‘After Life’ review: Ricky Gervais brings his bittersweet comedy about grief to an end with its third season

Gervais’ Wrinkle is to define the dangerous nature of the protagonist’s plight – trapped as he is in an endless cycle of mourning his wife’s death, and watching old videos clinging to those memories – with a far-flung comedy of a very successful person – misses the variety. As a human affairs reporter for the local newspaper, his character Tony meets all kinds of eccentric people, listens to their weird stories until he can’t stand any more, at which point he points out his photographer (Tony Way) to “take a picture” and outsmarts the strategic retreat.

The time Tony spends learning about other people’s lives obscures his inability to find peace within his own, after putting himself within arm’s length of Emma (Ashley Jensen), the nurse he met while caring for his late father, who at first seemed an obvious bridge back Its to embrace live.

Questions surrounding this relationship, and the direction it will take, arise again in Season 3, but no more than Tony’s interactions with his brother-in-law Matt (Tom Basden), one of Tony’s few lifelines to the world, and who understandably laments his tendency to attack those around him.

Season three (Gervais’ previous shows stopped at two years old) isn’t quite headed toward the end, but the six-episode episode finally hits one, which should be enough incentive to dictate Gervais to over-race. However, “After Life” still feels like one of Gervais’ less successful solo efforts, due in part to the natural limitations that heartbreak-soaked comedy has to overcome.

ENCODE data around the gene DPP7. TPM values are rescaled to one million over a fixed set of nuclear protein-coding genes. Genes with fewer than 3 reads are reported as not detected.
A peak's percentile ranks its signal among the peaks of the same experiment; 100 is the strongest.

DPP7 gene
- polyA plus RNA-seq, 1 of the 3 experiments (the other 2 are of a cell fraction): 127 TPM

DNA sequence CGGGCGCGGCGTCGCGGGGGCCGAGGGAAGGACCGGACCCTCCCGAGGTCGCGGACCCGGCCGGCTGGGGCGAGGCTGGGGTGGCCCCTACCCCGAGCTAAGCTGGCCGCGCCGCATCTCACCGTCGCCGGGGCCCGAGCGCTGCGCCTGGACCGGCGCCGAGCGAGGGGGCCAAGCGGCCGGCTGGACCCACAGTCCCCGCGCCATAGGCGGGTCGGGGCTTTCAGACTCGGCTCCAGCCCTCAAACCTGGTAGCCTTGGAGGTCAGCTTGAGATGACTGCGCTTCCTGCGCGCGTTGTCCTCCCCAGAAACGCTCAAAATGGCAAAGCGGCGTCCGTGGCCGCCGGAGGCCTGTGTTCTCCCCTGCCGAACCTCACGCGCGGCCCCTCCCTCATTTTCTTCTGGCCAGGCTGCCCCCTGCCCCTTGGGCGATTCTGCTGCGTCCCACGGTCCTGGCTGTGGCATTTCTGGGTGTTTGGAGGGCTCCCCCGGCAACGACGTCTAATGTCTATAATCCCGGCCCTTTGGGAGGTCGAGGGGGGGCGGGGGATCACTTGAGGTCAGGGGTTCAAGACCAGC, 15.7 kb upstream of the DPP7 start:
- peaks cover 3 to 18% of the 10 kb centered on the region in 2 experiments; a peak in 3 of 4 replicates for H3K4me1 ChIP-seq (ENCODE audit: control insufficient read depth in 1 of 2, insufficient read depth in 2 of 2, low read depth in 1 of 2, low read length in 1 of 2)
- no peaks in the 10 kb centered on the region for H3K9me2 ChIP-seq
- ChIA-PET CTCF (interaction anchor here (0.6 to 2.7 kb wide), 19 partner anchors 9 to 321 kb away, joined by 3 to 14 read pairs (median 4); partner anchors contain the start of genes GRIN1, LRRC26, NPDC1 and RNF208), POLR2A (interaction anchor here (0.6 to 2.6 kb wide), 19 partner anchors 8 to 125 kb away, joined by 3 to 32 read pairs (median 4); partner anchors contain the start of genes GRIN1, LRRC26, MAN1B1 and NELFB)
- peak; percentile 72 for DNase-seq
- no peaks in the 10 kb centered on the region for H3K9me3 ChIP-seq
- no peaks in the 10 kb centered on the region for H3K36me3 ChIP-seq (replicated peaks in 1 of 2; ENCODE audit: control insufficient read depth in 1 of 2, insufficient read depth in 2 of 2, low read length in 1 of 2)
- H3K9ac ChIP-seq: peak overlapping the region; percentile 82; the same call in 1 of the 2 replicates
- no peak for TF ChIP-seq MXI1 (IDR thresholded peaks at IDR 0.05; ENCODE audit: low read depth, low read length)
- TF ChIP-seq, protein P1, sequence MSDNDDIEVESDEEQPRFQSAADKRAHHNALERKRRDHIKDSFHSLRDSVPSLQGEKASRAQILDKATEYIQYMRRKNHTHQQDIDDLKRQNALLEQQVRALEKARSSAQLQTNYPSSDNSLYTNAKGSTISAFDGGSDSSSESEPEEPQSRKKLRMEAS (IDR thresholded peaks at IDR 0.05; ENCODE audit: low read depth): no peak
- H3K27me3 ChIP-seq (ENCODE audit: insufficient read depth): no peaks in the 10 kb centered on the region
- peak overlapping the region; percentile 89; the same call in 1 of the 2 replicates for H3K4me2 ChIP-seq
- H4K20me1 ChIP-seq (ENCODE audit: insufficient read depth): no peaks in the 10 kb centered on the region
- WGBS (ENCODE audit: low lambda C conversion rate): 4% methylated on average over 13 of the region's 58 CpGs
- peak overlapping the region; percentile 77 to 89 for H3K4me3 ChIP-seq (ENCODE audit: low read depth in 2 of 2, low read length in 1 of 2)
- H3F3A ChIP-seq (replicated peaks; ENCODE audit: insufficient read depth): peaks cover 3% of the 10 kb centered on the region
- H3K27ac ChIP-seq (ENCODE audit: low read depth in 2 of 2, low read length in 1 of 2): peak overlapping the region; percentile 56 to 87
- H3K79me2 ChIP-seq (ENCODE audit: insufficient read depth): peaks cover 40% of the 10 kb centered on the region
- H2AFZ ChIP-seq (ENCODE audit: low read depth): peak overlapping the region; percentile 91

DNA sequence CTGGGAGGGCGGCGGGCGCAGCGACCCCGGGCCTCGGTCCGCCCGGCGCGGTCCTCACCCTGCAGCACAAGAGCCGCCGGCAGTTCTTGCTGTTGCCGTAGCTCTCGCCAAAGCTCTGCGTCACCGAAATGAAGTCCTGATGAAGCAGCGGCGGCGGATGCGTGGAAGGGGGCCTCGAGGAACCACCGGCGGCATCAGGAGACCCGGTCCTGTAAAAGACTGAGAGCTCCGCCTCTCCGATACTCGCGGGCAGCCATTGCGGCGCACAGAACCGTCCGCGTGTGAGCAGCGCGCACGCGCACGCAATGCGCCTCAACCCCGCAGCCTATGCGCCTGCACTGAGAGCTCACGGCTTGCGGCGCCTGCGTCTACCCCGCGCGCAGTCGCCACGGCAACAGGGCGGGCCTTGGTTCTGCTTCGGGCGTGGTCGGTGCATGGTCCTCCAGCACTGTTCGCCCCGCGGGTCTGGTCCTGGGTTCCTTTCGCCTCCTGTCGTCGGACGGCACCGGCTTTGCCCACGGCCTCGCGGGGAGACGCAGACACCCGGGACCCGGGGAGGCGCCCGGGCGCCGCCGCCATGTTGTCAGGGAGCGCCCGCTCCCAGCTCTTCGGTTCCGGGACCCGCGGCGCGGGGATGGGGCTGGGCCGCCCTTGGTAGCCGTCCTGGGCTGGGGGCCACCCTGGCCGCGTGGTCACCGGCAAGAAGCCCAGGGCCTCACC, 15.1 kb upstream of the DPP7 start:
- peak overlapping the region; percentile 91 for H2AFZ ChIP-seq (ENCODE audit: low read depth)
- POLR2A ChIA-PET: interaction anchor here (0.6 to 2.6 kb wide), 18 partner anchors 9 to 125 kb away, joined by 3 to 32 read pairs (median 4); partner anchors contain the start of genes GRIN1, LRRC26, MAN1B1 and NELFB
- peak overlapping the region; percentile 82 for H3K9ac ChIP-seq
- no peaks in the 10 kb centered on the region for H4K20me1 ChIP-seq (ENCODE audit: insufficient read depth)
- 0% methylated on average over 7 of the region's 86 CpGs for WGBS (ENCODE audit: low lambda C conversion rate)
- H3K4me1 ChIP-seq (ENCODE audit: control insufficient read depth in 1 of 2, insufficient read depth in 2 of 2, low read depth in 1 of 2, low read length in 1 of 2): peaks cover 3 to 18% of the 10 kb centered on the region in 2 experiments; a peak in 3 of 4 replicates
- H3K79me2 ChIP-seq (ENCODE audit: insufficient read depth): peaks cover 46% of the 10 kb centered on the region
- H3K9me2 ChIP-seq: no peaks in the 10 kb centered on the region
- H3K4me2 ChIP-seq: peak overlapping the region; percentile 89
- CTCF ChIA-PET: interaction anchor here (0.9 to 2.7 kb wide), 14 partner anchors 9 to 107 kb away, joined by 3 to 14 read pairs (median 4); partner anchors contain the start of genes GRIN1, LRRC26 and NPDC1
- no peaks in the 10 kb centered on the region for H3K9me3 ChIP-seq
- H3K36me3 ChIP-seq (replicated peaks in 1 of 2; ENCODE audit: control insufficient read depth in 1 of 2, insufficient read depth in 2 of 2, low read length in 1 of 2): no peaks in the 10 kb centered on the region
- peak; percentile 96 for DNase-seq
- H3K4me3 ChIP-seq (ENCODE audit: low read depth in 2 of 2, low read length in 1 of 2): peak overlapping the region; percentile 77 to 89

Gervais makes up for that by being just plain weird, especially in the network of supportive players. However, in a way, the most satisfying relationship on the show becomes the comfort that Tony finds in interacting with his dog, who should really qualify for some kind of Emmy special dog.

In keeping with Gervais’ well-documented reputation as a provocateur, After Life impressively refused to accept greeting card answers to the issue of surviving a loss. But in the final analysis, the whole show never progressed beyond the initial appeal of its hypothesis.

And with that, says Tony, take a picture.

After Life begins its third and final season on January 14th on Netflix.


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